We’re currently staying in the Mt Crawford Forest Reserve in the Adelaide Hills, where an unpowered site is $20 per week. The camping is open until 1st December when the fire danger increases so they close the park until April.

Ummm, we’re thinking of staying here until the park closes at the end of November. Seriously. It’s idyllic here; we’ve made friends with Maggie the magpie (now known as Betty… ‘I can call you Betty, Betty when you call me, you can call me Al…’), we’ve got a fantastic spot nestled among the pine forest on one side and red gums on the others, and have I mentioned it’s only $20 per week?

There’s heaps of walking trails around here, it IS the Barossa Valley so wine tasting MUST be done, and the weather is quite pleasant here at the moment. Okay, it is a little cool, but I can handle that a lot better than I can handle too hot.

Lessons Learnt

So what are the takeaways from all this talk of money and spending lots of it?

1.     Free Camping

Free or cheap camping is a MUST if you want to keep your costs down. We’ve been crap at this and it’s shown in every single week of our expenses. Week 6, where we paid $10 per night in Ravenshoe, and Week 12 where we paid $20 per week in Adelaide, are the ONLY times where we came in below budget for camping.

Ben & Michelle - Road Trip Around Australia - The Week of Bigs... incl Big Car Trouble - This week was big, in many senses of the word, big drives, big scenery, big rocks, big carparks, big car troubles...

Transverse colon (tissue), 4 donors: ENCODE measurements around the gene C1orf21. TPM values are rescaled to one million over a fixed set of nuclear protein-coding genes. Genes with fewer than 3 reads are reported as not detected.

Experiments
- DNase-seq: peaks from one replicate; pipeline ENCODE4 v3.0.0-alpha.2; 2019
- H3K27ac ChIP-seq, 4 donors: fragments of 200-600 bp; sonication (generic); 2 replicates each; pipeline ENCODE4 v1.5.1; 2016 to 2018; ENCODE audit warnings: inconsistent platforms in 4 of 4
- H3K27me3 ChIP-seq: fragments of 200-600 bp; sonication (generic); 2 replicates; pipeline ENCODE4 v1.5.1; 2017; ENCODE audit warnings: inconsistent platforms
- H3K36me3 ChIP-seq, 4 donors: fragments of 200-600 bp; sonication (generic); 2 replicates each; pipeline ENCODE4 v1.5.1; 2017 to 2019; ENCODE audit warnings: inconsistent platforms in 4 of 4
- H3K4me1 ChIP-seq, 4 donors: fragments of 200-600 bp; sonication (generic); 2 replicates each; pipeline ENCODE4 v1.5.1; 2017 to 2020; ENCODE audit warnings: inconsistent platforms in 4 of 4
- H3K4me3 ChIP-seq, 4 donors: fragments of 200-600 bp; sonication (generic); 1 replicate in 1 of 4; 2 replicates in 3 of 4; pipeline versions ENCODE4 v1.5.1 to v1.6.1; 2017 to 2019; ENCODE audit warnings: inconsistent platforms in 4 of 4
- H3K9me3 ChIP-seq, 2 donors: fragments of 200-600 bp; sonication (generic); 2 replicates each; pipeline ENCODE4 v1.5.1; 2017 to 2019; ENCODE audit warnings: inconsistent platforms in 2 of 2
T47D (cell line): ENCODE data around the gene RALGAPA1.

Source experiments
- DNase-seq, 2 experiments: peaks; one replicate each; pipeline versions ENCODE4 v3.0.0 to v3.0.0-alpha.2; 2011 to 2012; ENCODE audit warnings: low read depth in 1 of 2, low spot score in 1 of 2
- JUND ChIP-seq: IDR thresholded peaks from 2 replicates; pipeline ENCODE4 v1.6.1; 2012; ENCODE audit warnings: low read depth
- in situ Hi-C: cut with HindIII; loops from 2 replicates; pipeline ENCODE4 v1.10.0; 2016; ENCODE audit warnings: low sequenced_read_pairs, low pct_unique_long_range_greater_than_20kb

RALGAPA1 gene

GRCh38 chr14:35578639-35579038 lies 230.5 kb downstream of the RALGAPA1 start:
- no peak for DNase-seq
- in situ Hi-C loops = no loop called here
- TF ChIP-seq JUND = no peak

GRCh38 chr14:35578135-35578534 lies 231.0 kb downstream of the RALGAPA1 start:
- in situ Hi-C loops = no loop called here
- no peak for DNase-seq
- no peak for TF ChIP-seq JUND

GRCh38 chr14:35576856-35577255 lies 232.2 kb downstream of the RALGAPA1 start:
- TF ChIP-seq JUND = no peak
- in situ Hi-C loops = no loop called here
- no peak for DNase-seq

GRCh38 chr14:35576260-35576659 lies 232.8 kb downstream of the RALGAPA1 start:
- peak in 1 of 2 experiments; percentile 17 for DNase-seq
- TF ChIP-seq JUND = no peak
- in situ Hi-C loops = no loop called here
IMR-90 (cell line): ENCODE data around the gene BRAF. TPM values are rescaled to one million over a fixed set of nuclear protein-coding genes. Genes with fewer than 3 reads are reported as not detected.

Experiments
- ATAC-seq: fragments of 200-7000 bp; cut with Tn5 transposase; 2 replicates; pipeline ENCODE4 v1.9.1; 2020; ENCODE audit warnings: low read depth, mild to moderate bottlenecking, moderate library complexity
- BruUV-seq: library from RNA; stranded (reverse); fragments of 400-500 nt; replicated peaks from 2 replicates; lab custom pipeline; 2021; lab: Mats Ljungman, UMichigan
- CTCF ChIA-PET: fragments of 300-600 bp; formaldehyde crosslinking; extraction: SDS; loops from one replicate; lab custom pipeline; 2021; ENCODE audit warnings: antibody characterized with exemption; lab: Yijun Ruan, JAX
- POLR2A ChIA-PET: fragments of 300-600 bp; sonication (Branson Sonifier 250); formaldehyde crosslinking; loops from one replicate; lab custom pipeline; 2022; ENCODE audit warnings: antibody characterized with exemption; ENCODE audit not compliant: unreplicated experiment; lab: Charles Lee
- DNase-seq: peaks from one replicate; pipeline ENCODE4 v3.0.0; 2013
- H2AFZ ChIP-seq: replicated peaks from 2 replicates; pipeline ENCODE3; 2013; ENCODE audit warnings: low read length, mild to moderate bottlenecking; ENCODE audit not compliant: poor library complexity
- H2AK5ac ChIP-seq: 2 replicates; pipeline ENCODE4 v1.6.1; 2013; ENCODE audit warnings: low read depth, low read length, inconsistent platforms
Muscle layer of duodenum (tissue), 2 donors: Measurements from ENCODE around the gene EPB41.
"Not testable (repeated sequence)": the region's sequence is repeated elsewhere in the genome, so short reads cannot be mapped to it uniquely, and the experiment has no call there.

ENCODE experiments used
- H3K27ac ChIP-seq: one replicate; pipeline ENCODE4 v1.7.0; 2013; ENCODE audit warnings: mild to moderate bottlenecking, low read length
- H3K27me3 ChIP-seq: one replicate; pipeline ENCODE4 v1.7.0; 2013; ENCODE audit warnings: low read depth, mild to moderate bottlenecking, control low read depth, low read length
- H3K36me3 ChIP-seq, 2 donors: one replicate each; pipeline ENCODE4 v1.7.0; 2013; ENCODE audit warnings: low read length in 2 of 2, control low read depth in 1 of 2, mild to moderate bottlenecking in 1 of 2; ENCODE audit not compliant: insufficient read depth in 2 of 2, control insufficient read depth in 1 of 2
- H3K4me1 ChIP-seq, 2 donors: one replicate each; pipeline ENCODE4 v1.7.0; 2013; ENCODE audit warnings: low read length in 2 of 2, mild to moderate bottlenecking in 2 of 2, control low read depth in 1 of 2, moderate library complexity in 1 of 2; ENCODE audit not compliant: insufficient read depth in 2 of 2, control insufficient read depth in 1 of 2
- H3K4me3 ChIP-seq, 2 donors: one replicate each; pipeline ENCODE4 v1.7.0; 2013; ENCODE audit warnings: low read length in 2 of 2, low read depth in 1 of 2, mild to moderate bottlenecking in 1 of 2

Our favourite camp so far. And it’s free.

We’ve found free camping to be a little trickier than we had anticipated, but I’ve written a post about why we didn’t free camp sooner here.

2.     Move sloooowly

Without a doubt, the speed at which we travelled through the centre of Australia contributed to our high expenses. Not only is fuel expensive but, since we were driving such huge distances each day, we were filling up a lot more. We do have an extra 20L jerry can of diesel but we’re loathe to use it just to save some money, when it’s purpose is for emergencies.

The main reason we were moving so fast is the temperature. We were not really coping with the heat so we just wanted to see the main sites and keep moving. So on that note, the next takeaway is:

3.     Better planning of seasons / temperatures

We thought we were pretty clever going through the outback in September; being the shoulder season there is a dramatic reduction in traveller numbers at the caravan parks, on the roads and at the sights. At first we were a little bemused at why there is a mass exodus at the end of August, but as the days heated up things became much clearer to us.

Now, don’t get me wrong, it’s not unbearably hot. Probably those that are not overweight and unfit and have a reasonable tolerance to heat will be totally fine and love it. Not so for us. While it wasn’t horrific, the hardest part for us was that we couldn’t get any reprieve from the heat except to go for a drive. So that’s what we did.

Maybe if you’re a bit concerned about the heat, then you should plan your trip for June/July/August. I reckon if you’ve got a caravan with air con you could just stay at powered sites and you’d be totally fine.

4.     A caravan

Ben & Michelle - Road Trip Around Australia - The Perfect Little Caravan - this little caravan has all the features that I would love to have in a van but in the smallest package that I've ever seen (and I like small).
This is the one I’d like…

We’re both very keen on getting a caravan next. We want to keep doing this kind of lifestyle for a lot longer yet and we feel that a caravan will help us manage our costs. We’d be able to (and feel more comfortable) doing a lot more free camping because we wouldn’t have to set up a tent and we’d have a toilet on board. And we’d make sure to get a caravan with air con so that when we’re in hot regions, we can pay for a powered site so that we can have the air con on, and stay in the region for a bit longer.